This article considers the relative advantages of alternative enterprise forms in finance from the point of view of public accountability. The business corporation is compared to the state agency or authority, the cooperative, the state corporation, and the charitable nonprofit. These forms can be distinguished according to whether they aspire to enhance general electoral democracy or stakeholder democracy and whether their democratic controls operate directly or indirectly. The article suggests that the indirect democratic forms may be more promising than the direct ones. It also argues that the project of democratizing finance depends on the development of practices of multifactor or “dialogic” performance assessment. Such practices must be institutionalized through public or private organizations that extend across firms.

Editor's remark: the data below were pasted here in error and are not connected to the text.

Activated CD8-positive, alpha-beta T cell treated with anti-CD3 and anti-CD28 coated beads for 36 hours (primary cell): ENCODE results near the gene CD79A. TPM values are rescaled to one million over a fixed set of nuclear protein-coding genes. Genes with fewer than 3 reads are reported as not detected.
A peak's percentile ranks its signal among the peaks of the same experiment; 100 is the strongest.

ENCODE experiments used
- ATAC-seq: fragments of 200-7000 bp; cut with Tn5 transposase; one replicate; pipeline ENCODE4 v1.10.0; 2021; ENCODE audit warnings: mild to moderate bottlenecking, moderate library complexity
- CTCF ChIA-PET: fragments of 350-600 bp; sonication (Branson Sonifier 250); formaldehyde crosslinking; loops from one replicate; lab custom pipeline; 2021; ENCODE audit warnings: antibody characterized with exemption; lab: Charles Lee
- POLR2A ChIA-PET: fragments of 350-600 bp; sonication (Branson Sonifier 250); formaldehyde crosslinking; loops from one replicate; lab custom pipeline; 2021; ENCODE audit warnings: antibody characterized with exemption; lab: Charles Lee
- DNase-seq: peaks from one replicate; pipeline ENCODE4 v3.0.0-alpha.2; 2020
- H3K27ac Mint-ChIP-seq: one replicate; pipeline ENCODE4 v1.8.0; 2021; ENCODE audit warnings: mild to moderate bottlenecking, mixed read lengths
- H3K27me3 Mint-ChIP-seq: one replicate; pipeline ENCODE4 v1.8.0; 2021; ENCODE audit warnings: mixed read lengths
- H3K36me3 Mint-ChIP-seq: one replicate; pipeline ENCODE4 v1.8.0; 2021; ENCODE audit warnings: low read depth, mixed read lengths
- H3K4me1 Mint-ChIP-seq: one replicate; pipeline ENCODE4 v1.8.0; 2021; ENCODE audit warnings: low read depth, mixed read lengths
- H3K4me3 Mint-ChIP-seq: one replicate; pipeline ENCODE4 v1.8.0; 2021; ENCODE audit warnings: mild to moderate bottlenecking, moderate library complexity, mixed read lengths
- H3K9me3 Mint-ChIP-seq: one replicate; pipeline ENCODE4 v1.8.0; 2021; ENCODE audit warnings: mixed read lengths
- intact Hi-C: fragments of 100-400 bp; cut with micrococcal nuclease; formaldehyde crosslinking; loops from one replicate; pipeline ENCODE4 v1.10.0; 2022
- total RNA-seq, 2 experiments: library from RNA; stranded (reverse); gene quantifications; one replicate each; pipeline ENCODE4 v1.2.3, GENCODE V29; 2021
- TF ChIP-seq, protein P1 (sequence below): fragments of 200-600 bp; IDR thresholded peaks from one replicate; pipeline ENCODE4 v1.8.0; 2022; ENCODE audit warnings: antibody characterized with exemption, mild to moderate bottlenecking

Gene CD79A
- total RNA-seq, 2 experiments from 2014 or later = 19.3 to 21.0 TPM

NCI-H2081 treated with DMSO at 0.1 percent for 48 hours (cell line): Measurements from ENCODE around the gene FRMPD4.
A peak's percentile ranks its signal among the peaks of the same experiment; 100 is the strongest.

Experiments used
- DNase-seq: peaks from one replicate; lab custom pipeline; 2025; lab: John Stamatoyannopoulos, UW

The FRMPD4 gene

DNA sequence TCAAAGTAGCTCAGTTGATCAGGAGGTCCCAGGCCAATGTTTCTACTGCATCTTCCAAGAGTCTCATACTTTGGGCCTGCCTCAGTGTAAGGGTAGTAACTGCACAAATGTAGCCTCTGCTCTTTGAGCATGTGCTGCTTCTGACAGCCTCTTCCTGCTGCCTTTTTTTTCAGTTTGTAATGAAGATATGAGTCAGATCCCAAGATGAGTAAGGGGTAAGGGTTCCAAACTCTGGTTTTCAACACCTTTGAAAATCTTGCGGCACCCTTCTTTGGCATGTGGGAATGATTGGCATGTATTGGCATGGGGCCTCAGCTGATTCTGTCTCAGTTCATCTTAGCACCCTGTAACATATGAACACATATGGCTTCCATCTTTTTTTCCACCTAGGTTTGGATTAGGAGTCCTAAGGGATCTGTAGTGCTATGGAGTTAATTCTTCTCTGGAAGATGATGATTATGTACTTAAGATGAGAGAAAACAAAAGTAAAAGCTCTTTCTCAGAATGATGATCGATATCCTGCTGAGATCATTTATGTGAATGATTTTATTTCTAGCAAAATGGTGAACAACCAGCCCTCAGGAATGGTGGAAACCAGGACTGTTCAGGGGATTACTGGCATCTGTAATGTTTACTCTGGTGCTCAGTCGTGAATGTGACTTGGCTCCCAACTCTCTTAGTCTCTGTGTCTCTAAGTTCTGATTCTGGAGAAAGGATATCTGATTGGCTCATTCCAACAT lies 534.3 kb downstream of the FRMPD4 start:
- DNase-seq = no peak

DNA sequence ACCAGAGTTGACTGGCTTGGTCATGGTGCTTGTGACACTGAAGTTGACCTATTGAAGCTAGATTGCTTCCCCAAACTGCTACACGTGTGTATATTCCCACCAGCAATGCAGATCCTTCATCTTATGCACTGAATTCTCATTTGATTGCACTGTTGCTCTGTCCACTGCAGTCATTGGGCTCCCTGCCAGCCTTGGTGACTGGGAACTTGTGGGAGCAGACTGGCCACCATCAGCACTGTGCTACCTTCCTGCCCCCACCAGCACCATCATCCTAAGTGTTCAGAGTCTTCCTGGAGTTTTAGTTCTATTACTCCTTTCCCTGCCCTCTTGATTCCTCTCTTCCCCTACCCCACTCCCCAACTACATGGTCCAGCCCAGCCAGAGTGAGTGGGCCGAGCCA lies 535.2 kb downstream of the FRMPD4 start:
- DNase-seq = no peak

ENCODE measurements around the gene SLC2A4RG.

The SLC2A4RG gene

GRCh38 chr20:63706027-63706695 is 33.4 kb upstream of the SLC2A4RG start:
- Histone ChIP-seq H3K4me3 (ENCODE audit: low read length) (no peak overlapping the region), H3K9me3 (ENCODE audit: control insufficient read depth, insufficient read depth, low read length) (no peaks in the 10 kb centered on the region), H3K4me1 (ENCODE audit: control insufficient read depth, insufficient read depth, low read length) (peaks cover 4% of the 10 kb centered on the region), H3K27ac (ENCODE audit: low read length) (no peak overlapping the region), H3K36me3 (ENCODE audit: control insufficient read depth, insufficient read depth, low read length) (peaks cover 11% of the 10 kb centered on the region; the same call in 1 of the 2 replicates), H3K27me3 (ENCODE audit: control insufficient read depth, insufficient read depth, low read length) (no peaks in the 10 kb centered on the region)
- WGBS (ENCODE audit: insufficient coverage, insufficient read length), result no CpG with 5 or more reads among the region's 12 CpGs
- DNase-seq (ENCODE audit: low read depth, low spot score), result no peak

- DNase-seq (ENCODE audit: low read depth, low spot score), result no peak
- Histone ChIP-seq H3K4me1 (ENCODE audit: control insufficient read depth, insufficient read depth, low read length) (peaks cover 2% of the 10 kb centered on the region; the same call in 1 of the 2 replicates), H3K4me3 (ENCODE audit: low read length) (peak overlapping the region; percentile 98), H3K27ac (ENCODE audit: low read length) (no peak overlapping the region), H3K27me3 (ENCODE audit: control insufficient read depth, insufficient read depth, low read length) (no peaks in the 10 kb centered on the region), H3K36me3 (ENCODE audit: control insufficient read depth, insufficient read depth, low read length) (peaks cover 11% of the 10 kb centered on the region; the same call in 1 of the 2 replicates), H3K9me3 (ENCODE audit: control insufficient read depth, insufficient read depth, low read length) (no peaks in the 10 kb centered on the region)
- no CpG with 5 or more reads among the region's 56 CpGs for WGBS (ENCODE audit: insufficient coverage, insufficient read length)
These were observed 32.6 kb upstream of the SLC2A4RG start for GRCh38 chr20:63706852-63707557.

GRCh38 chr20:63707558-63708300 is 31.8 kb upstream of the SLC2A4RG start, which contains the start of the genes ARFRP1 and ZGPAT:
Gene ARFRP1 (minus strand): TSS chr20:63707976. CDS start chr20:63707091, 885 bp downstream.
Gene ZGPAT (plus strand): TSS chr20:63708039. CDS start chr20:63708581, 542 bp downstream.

Banking and Finance Law | Business Organizations Law | Law
William H. Simon,
Economic Democracy and Enterprise Form in Finance,
Pol. & Soc.
Available at: https://scholarship.law.columbia.edu/faculty_scholarship/2307